The humble aspirin may have just added another beneficial effect beyond its ability to ameliorate headaches and reduce the risk of heart attacks: lowering colon cancer risk among people with high levels of a specific type of gene.
A newly identified genetic disorder associated with degeneration of the central and peripheral nervous systems in humans, along with the genetic cause, has been reported.
Australian researchers have combined cochlear implants with gene therapy in an experiment that improves the hearing of deafened animals. Cochlear implants partially restore hearing by emitting electrical impulses that activate auditory nerves in the brain.
Researchers have identified an important enzyme pathway that helps prevent new cells from receiving too many or too few chromosomes, a condition that has been directly linked to cancer and other diseases.
Scientists have now shown how double stranded RNA, such as viral genetic information, is prevented from entering the nucleus of a cell. During the immune response against viral infection, the protein ADAR1 moves from the cell nucleus into the surrounding cytoplasm.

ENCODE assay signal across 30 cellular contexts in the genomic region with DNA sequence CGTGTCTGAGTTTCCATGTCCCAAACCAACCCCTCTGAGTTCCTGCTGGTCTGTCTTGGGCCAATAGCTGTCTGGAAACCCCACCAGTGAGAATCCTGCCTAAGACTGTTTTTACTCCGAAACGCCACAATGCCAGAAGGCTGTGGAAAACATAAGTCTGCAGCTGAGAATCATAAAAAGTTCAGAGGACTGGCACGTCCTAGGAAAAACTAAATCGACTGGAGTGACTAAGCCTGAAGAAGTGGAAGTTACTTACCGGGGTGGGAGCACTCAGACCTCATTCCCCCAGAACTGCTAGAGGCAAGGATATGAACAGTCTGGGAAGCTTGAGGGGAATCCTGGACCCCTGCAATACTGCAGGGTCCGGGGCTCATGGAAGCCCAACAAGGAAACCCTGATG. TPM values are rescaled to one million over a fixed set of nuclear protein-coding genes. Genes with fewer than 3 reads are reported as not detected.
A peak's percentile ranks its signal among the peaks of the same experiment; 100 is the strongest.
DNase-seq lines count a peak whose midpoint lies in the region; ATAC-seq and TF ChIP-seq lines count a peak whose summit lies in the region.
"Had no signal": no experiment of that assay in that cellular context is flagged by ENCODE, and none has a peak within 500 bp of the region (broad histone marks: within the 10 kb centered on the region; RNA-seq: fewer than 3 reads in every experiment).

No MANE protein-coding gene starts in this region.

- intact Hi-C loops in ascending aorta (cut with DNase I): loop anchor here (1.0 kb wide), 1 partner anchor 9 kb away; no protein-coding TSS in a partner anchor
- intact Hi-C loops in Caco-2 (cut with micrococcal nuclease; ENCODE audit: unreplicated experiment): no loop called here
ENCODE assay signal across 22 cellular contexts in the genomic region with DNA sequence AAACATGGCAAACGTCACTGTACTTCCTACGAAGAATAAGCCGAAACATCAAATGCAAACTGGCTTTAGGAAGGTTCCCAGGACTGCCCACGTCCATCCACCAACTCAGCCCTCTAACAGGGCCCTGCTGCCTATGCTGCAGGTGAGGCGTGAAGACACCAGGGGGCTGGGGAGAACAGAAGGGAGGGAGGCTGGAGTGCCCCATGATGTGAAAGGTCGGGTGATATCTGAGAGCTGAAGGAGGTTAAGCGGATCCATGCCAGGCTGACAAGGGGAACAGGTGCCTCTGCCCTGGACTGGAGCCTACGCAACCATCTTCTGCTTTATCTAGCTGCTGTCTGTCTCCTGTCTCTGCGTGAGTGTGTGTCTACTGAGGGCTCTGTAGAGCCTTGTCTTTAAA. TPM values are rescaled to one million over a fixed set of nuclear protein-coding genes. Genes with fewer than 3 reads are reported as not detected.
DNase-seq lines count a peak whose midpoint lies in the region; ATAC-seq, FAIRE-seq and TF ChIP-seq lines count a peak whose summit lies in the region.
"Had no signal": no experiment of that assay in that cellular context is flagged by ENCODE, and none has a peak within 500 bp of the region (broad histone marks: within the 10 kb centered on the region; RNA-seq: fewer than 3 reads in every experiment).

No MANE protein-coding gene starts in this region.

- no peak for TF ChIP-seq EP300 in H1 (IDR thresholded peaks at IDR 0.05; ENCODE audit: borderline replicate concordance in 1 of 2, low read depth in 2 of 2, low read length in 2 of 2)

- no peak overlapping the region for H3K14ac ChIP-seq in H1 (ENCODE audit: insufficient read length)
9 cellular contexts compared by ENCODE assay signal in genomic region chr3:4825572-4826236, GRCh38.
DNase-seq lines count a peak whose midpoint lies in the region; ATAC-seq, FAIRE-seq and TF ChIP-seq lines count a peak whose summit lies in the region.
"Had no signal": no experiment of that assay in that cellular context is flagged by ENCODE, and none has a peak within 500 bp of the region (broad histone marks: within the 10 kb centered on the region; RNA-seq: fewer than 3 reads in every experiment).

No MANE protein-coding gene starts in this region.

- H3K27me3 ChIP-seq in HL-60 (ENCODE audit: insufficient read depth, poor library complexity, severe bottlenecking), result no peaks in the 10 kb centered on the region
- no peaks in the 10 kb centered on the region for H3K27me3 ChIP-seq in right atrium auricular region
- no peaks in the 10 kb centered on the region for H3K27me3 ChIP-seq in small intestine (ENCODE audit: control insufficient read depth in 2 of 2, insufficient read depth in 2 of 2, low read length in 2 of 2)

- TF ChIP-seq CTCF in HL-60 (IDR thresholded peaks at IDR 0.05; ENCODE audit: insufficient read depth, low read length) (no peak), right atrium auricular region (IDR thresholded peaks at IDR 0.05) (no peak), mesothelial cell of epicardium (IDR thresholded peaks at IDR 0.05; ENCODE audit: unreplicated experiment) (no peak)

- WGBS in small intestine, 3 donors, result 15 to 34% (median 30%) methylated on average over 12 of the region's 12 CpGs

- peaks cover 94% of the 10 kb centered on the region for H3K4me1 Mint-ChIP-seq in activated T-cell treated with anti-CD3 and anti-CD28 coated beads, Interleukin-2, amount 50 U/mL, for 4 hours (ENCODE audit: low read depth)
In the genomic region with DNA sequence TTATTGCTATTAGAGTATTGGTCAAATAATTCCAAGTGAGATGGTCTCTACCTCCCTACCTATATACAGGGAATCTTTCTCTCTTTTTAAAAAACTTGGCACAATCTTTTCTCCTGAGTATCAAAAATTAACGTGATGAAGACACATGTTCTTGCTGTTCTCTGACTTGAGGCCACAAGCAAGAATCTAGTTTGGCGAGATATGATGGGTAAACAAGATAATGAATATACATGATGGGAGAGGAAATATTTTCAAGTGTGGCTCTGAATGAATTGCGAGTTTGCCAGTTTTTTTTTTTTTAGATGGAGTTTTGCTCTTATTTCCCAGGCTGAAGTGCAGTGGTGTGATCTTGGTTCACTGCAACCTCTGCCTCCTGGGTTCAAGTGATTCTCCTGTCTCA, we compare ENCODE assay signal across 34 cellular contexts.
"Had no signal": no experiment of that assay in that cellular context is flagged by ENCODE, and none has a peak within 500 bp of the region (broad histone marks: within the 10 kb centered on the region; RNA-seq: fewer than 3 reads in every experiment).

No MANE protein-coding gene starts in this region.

A team of researchers has developed a test that can rapidly assess several DNA repair systems, which could help determine individuals’ risk of developing cancer and help doctors predict how a given patient will respond to chemotherapy drugs.
Muscle weakness from long-term alcoholism may stem from an inability of mitochondria, the powerhouses of cells, to self-repair, according to a new study. In the research, scientists found evidence that chronic heavy alcohol use affects a gene involved in mitochondrial repair and muscle regeneration.
Although doctors have long known that people with Down syndrome have a heightened risk of developing acute lymphoblastic leukemia (ALL) during childhood, they haven’t been able to explain why. Now, a team investigators has uncovered a connection between the two conditions.
Researchers have sequenced the entire genome and all the RNA products of the most important pathogenic lineage of Cryptococcus neoformans, a strain called H99.
In a feat of reverse tissue engineering, Stanford University researchers have begun to unravel the complex genetic coding that allows embryonic cells to proliferate and transform into all of the specialized cells that perform myriad biological tasks.